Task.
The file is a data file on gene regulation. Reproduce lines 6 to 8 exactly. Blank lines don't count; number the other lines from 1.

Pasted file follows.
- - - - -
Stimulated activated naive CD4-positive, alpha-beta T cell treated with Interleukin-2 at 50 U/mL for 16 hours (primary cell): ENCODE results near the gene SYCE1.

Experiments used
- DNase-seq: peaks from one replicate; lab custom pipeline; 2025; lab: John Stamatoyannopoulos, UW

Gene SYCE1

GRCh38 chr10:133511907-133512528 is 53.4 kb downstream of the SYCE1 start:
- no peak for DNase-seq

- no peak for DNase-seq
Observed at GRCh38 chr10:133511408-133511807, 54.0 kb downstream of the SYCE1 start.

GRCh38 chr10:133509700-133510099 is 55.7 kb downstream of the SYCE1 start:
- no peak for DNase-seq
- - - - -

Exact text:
- no peak for DNase-seq

- no peak for DNase-seq
Observed at GRCh38 chr10:133511408-133511807, 54.0 kb downstream of the SYCE1 start.